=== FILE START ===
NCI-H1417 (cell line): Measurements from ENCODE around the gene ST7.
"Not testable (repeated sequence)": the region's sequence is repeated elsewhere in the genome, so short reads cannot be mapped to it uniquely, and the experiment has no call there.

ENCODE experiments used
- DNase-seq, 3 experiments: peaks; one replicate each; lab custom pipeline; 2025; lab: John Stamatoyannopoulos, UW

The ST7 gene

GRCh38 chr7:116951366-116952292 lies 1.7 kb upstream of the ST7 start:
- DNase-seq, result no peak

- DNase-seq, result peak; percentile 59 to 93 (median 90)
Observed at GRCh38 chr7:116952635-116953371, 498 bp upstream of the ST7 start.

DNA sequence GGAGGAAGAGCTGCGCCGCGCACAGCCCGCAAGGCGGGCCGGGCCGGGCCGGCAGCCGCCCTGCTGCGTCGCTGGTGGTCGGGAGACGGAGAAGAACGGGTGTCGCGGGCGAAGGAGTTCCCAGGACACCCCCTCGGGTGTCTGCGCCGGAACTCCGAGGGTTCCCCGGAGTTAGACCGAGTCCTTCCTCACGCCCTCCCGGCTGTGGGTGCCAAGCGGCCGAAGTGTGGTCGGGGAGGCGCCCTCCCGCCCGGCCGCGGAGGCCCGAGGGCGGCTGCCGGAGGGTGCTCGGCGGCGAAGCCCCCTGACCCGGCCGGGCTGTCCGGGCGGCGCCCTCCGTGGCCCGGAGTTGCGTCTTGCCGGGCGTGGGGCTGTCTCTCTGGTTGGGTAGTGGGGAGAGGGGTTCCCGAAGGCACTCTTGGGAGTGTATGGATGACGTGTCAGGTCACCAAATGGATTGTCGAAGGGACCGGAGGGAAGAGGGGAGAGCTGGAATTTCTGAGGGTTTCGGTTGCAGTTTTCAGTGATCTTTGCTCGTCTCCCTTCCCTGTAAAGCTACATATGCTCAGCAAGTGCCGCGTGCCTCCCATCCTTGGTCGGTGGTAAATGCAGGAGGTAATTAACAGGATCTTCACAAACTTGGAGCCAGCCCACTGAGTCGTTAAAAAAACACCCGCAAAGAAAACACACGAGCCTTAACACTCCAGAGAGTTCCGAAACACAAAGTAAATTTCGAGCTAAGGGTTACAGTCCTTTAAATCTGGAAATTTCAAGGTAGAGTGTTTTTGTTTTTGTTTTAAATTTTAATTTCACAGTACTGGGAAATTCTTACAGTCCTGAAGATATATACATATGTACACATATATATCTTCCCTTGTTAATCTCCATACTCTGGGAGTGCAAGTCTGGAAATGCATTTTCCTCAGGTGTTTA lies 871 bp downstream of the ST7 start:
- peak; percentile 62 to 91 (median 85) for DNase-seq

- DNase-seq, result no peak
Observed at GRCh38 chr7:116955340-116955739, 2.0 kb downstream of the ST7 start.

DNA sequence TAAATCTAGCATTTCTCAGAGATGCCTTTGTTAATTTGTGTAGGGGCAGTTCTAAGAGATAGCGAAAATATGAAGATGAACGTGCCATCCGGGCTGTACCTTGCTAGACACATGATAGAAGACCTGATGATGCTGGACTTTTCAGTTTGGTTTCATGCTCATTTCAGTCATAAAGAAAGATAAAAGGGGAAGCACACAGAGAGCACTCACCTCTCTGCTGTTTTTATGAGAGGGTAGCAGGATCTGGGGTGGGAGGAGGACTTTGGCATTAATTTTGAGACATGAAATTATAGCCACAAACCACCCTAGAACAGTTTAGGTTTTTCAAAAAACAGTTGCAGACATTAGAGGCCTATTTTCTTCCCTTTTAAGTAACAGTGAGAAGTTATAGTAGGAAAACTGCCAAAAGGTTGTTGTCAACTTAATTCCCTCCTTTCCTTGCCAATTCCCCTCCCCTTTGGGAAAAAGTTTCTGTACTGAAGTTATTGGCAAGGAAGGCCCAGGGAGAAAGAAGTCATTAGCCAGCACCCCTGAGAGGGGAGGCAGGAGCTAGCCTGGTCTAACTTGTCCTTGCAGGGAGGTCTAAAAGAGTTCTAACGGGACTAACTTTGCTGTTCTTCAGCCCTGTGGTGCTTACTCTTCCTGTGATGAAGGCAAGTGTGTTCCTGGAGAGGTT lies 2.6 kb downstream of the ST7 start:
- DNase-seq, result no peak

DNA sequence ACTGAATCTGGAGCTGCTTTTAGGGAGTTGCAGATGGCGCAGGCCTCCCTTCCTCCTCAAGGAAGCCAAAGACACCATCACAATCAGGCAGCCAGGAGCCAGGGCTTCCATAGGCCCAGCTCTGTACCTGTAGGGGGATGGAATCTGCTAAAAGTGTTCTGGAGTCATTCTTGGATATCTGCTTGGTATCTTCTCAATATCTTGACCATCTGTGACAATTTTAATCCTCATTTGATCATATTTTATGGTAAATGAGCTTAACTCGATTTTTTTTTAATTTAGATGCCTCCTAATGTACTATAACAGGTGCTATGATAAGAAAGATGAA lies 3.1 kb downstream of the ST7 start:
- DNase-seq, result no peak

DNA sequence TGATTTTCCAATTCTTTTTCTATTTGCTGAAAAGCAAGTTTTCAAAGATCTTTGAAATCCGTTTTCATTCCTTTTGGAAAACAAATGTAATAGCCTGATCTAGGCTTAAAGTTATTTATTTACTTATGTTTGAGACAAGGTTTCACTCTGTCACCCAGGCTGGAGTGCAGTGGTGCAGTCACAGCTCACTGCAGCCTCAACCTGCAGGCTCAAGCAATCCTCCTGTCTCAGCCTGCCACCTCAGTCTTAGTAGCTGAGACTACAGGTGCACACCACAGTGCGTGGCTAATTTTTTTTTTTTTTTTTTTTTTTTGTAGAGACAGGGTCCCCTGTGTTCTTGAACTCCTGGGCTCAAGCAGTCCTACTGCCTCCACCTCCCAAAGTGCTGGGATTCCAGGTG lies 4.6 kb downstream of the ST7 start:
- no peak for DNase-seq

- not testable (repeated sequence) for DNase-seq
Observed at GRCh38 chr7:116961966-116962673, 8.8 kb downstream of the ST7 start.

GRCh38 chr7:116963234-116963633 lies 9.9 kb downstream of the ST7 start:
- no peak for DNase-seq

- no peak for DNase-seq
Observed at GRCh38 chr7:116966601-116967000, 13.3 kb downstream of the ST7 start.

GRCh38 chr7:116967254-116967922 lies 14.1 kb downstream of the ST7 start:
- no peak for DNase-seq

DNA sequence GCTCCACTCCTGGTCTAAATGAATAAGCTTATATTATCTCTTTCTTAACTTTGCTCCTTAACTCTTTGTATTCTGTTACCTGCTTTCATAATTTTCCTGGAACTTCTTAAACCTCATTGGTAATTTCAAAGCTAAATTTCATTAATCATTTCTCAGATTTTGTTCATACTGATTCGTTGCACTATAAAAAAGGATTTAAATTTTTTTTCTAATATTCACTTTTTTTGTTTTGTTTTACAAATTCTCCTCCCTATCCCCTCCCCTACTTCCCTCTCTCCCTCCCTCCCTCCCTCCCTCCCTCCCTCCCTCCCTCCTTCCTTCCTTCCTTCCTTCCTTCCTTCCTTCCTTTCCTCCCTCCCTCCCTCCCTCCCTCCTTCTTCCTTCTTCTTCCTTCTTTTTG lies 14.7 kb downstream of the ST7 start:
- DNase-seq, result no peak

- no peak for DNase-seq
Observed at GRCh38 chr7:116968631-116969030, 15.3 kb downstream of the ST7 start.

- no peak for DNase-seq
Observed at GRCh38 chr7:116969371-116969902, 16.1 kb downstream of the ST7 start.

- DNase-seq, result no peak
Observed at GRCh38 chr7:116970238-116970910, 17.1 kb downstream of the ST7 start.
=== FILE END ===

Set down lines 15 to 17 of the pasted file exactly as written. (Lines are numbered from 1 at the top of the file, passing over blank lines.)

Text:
- DNase-seq, result no peak

DNA sequence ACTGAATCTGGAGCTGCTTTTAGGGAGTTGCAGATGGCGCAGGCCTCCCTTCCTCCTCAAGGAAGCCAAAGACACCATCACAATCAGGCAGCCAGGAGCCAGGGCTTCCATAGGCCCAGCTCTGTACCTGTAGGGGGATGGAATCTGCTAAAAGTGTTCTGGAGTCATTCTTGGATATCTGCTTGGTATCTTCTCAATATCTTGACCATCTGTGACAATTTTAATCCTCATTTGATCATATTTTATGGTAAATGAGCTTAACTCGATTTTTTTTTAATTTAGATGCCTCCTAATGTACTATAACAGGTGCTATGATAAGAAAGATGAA lies 3.1 kb downstream of the ST7 start:
- DNase-seq, result no peak